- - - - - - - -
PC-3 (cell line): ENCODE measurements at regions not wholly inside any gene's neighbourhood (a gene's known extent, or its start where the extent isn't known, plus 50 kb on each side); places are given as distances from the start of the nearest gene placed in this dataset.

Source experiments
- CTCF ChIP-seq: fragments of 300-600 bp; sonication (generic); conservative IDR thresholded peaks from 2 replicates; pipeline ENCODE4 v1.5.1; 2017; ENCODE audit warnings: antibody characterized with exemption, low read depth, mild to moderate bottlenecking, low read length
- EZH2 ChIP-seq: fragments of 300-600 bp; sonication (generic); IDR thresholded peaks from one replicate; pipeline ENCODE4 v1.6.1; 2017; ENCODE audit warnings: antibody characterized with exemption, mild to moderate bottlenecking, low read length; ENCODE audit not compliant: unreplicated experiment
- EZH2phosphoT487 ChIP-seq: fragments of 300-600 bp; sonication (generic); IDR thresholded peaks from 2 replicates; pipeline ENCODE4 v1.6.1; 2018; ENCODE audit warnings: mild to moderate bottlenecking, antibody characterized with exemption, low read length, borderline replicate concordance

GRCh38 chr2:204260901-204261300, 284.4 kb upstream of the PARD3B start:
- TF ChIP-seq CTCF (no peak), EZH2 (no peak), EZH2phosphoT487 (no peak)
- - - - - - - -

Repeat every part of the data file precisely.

PC-3 (cell line): ENCODE measurements at regions not wholly inside any gene's neighbourhood (a gene's known extent, or its start where the extent isn't known, plus 50 kb on each side); places are given as distances from the start of the nearest gene placed in this dataset.

Source experiments
- CTCF ChIP-seq: fragments of 300-600 bp; sonication (generic); conservative IDR thresholded peaks from 2 replicates; pipeline ENCODE4 v1.5.1; 2017; ENCODE audit warnings: antibody characterized with exemption, low read depth, mild to moderate bottlenecking, low read length
- EZH2 ChIP-seq: fragments of 300-600 bp; sonication (generic); IDR thresholded peaks from one replicate; pipeline ENCODE4 v1.6.1; 2017; ENCODE audit warnings: antibody characterized with exemption, mild to moderate bottlenecking, low read length; ENCODE audit not compliant: unreplicated experiment
- EZH2phosphoT487 ChIP-seq: fragments of 300-600 bp; sonication (generic); IDR thresholded peaks from 2 replicates; pipeline ENCODE4 v1.6.1; 2018; ENCODE audit warnings: mild to moderate bottlenecking, antibody characterized with exemption, low read length, borderline replicate concordance

GRCh38 chr2:204260901-204261300, 284.4 kb upstream of the PARD3B start:
- TF ChIP-seq CTCF (no peak), EZH2 (no peak), EZH2phosphoT487 (no peak)